Reasons To Fire Your Mutual Fund .pany – Enablers Of Poor Corporate Governance-w-inds.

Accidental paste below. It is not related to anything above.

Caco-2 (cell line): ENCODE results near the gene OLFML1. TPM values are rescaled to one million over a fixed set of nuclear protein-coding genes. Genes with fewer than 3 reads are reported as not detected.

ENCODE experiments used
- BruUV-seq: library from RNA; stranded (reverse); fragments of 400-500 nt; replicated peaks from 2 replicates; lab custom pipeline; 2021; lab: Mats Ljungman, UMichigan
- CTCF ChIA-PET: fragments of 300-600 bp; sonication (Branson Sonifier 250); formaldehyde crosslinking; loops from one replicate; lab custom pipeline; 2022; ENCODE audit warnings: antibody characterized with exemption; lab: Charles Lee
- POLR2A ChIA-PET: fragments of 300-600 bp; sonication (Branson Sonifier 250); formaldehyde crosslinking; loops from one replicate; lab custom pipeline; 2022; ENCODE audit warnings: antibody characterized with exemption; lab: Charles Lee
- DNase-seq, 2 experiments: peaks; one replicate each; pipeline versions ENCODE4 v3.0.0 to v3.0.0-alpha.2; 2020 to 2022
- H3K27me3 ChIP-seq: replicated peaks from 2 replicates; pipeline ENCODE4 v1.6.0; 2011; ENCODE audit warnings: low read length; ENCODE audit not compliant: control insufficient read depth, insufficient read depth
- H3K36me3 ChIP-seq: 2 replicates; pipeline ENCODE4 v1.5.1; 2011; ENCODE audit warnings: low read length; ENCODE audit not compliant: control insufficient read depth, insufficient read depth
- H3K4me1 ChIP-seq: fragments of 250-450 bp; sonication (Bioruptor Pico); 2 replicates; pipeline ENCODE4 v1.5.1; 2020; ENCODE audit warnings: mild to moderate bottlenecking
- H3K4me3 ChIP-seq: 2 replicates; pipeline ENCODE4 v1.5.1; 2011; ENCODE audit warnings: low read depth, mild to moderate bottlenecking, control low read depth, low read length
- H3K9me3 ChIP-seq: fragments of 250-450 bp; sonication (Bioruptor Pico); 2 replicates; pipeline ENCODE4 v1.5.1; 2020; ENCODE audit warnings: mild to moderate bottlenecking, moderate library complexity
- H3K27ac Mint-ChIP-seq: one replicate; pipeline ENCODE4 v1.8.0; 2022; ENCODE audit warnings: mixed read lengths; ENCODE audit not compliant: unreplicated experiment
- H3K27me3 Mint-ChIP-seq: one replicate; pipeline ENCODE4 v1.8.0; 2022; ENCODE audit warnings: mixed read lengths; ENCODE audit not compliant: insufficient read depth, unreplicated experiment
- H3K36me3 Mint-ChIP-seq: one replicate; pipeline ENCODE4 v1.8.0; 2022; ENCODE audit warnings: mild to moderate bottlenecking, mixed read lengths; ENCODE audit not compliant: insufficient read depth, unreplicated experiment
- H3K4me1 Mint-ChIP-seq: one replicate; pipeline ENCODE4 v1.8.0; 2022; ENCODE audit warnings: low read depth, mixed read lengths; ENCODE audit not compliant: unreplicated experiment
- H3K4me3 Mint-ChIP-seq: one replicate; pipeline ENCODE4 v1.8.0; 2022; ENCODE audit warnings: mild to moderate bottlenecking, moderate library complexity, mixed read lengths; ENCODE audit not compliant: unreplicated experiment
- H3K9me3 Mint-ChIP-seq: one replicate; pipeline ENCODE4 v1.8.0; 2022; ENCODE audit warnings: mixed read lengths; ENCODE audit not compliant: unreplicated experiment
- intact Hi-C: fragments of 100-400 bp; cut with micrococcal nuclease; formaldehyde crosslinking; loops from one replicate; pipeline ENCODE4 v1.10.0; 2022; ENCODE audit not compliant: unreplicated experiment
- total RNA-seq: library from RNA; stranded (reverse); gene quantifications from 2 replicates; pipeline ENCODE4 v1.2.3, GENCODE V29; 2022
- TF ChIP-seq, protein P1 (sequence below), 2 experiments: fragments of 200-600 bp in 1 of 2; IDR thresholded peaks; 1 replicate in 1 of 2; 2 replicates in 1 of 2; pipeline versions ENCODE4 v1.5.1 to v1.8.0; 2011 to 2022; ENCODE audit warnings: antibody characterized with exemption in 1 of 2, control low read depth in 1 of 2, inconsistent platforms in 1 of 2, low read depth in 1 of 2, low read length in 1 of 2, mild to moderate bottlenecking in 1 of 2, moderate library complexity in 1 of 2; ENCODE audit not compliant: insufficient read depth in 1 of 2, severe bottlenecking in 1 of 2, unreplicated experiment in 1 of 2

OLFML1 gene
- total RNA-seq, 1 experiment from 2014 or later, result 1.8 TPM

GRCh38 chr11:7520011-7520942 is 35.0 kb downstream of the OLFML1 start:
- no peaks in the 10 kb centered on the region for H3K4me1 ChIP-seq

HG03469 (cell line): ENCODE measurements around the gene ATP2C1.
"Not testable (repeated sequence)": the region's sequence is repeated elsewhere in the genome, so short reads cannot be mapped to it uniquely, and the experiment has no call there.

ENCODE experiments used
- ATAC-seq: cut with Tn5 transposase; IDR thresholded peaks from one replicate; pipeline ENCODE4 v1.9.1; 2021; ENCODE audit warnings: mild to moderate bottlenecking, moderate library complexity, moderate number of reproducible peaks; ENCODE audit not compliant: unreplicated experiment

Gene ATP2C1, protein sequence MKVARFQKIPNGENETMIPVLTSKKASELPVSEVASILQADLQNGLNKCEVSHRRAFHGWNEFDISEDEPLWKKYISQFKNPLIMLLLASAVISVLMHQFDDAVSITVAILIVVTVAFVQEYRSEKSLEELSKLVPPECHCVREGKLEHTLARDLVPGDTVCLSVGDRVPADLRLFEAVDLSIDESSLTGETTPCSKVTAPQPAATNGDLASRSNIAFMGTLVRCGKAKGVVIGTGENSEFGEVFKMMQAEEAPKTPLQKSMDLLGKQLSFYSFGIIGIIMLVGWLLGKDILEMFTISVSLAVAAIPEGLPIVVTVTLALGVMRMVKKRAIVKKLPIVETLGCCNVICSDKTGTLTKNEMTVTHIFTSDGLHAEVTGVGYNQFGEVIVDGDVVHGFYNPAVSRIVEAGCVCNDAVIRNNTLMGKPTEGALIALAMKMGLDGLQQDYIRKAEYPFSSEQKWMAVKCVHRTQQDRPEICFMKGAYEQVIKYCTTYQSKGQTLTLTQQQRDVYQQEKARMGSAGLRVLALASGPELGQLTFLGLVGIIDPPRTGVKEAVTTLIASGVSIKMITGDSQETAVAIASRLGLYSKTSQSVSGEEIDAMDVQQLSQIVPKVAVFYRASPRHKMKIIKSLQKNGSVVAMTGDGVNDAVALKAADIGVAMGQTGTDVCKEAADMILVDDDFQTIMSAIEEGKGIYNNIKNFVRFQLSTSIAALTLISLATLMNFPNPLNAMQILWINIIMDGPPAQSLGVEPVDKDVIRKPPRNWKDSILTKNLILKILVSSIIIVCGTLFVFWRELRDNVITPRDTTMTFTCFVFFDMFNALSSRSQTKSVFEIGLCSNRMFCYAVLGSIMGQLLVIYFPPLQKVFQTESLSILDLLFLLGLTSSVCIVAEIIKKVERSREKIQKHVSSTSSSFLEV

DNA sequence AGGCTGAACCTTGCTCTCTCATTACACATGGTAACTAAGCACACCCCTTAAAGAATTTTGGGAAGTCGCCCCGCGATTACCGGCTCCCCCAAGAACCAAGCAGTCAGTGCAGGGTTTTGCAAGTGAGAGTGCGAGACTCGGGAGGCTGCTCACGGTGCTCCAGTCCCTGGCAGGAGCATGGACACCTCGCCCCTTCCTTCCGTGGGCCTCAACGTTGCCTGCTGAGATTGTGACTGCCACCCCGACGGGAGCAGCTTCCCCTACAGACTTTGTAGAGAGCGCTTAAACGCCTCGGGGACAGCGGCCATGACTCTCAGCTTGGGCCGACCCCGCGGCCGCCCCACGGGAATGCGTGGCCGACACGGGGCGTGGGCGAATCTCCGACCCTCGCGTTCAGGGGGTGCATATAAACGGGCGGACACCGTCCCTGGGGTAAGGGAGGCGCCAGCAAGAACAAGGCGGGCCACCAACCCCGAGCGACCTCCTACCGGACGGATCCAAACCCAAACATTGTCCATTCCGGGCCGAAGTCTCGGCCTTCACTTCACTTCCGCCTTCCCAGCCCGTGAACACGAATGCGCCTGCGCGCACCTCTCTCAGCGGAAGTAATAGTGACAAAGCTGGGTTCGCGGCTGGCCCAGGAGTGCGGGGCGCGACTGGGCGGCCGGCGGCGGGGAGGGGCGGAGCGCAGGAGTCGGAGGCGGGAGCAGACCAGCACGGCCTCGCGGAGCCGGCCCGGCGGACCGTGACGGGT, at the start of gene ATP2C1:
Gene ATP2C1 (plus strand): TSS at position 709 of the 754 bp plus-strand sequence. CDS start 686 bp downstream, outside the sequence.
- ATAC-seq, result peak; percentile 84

Stocks-Mutual-Funds An entire book could be written about the happy conspiracy between corporate managers and the investment .munity that pads both pockets at the expense of the everyday shareholder. In fact, one has been written. You should check out "The Battle for the Soul of American Capitalism" by John Bogle, the founder of the Vanguard Group. Bogle has been one of the few mutual fund industry luminaries that publicly decry the abuse taking place. It is an easy read. Check it out. Many of my top ten reasons are touched on in this book. Over fifty percent of corporate America is owned by the top 100 financial fiduciaries. One would think that this alone would make them the most vigilant voices in the boardroom. In fact, few mutual funds demand accountability from management, and in many of the most egregious cases, they are guilty of downright aiding and abetting the fudging of numbers and the looting of otherwise good corporations. Why? Two glaring conflicts of interest prevent the industry from be.ing the activists that they should be.e. First, every .pany is a potential client for 401k and pension administration. Over half of invest-able assets are in defined contribution plans (401k, 403b, etc) or defined benefit plans (pensions). .pany management gets to decide who handles these assets on behalf of their employees. Corporate managers who take a dim view of shareholder activism (and who does, except those that are abusing shareholders?) are unlikely to award this business to institutions who meddle too much. Management wants shareholders to blindly follow the re.mendations of management. Shareholders who file corporate resolutions and offer up .peting board slates are not likely to get a piece of the .pany’s investment assets. The second conflict is similar to the first. So many of the mutual fund industry’s parent .panies also have operations in investment banking. They are reluctant to raise hay because offending their management clients may result in their firms being left out in the cold when it .es to investment banking deals. This is really a shame. Mutual funds have the expertise, the resources, and the position to demand accountability from management. Instead, management has used the diffusion of corporate ownership to increase their pay, fudge the numbers, cut sweetheart deals, etc. Bogle calls this a transition from "owners’ capitalism" to "managers’ capitalism". About the Author: 相关的主题文章: